Producer Basil Iwanyk agrees. "The story has so many layers. It has the relationship between these lifelong friends from Charlestown, who are inherently doing the wrong thing, yet you care about them. The men have a swagger and an energy that I was drawn to, but there is also an unlikely romance that immediately pulled me in."
Screenwriter Peter Craig says that in adapting Hogan's novel the interwoven relationships of "The Town" took precedence for him. "Every single relationship is complex. There is a love story at its core, but Doug also has connections to Jem, to his father, to Jem's sister, and to the rest of his crew, that are all just as integral to the story. The goal in adapting the book was to maintain the history and the depth of those relationships."
King sent Affleck an early draft of the script after seeing his directorial debut on "Gone Baby Gone." "Ben did great work on 'Gone Baby Gone,' so we were happy that he gravitated to the material straight away," King states. "Added to that, he's from Boston and knows it like the back of his hand."
Nevertheless, Affleck and fellow screenwriter Aaron Stockard soon discovered that, despite its proximity to their hometown, Charlestown was a world away. "Ben and I both grew up in Cambridge, which is a stone's throw from Charlestown, but there was a lot about it that we didn't really know," says Stockard, who had also collaborated with Affleck on the screenplay for "Gone Baby Gone." "We knew its reputation, but we assumed that most of it was overblown. It turned out that what we thought were mythical notions about Charlestown were actually true, which made the story even more appealing to us."
"We did a ton of research," Affleck recalls. "We went to prisons and talked to former bank robbers and also met with guys at the FBI who were counterpoints to Agent Frawley, the character played by Jon Hamm. We started incorporating what we learned into the architecture of the story to bring in as much detail and verisimilitude as we could."
"On both sides of the camera, Ben's level of preparation was incredible. He thought about every moment in this movie," Iwanyk says. "He also had the wisdom to surround himself with an amazing cast and crew, and fostered such a creative atmosphere on the set. He was always open to ideas from anyone."
Adding to the authenticity sought by the filmmakers, "The Town" was filmed almost entirely on location in and around Boston, including, of course, Charlestown, as well as the North End, Cambridge, and venerable Fenway Park. The oldest Major League Baseball stadium still in use, Fenway was the site of the movie's climactic action sequence. Several locals were also cast in featured roles or as extras, including both ex-cops and ex-cons.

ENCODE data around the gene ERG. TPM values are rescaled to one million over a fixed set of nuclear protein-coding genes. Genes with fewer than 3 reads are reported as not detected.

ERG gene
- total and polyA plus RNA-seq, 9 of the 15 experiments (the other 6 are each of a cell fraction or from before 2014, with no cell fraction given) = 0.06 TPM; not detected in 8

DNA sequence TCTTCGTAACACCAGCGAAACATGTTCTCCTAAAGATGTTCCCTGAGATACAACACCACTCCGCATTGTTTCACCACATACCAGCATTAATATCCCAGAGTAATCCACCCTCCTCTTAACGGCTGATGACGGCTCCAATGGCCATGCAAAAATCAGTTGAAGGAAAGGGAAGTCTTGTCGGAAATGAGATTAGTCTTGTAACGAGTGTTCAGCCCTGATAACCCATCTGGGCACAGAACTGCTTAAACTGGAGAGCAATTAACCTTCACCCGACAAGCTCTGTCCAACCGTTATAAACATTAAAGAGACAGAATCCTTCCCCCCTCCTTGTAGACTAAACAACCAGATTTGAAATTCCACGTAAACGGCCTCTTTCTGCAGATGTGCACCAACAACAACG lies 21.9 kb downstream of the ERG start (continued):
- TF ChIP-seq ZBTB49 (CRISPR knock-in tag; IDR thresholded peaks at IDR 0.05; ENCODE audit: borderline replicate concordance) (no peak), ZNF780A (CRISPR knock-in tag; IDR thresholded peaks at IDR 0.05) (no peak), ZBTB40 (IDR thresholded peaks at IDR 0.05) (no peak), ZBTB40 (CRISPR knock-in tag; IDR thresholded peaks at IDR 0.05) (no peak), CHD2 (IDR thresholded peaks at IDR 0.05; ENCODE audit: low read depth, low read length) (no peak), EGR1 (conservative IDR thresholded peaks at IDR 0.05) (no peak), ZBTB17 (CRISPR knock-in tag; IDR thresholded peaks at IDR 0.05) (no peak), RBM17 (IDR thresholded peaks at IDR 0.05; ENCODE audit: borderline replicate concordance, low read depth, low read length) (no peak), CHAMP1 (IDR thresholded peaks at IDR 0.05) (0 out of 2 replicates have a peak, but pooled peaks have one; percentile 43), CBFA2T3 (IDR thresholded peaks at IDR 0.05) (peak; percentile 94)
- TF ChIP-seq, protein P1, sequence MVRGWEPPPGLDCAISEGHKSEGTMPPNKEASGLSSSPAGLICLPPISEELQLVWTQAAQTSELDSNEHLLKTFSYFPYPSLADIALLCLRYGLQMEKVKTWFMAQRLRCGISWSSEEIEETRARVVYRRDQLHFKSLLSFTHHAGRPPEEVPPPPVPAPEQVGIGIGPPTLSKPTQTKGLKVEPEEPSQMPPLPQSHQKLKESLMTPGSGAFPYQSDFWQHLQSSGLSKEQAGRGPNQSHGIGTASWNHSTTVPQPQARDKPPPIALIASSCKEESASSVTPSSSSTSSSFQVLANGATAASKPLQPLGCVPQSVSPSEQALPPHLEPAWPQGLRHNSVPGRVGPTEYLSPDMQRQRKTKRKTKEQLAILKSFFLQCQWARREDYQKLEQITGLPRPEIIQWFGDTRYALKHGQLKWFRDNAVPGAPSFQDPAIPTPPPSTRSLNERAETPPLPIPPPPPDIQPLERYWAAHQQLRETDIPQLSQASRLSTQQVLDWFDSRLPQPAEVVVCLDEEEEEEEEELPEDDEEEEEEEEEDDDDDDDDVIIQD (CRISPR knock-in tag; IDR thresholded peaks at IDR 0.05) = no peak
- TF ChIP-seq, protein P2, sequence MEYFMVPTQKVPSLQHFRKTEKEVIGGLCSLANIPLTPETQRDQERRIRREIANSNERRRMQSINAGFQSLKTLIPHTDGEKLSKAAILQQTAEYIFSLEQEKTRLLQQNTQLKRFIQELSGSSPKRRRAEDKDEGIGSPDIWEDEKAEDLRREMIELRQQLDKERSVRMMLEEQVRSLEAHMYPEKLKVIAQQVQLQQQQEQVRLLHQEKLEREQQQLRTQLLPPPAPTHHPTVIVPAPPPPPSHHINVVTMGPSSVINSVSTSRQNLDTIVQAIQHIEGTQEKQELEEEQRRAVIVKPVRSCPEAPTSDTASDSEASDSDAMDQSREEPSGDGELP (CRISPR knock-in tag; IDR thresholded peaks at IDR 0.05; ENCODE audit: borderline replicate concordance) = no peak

TOWNIES AND TOONIES
When we meet the character of Doug MacRay, he and his crew are in a van outside the Cambridge Merchant Bank, seconds away from their next robbery. In Affleck's words, Doug is "banging against the walls of his own life, still doing the stuff he knows is bad for him but unable to change."
Affleck continues, "He had a shot at a different future--he had a chance to play pro hockey--but he self-destructed. He got addicted to drugs and spun out, so instead of getting out, he came back and, in spite of himself, ended up even deeper in it. That's where we find him. He's cleaned up a bit, in terms of getting sober, and he wants to leave, but he can't escape his circumstances."
"That's what was most intriguing about this guy," Stockard asserts. "He is at a point in his life where he realizes if he doesn't leave, he's never going to change. It's not just that he doesn't want to go to prison or, worse, get killed, which is what will inevitably happen if he stays in Charlestown and continues to do this sort of work. What he wants more than anything is to be a different person." Read more
ACCENTS AND ACCURACY
The locally cast actors had one major advantage over their non-native colleagues: they didn't have to learn to do a Boston accent--more specifically, Charlestown. Contrary to the popular stereotype, it's not just about dropping your Rs. "It's fairly nuanced, so the accent can be pretty hard to get," Affleck says. Nevertheless, he recommended that his cast to do more listening than learning, so to speak.
"I was initially nervous about the accent," Renner offers, "but when I mentioned getting a dialect coach, Ben didn't want any of that. He told me, 'Just listen to some of the guys here; you'll get a feel for it.' He didn't want to go too heavy-handed. We just tried to layer it in as accurately as possible, without overdoing it." Read more
COVERING THE BASES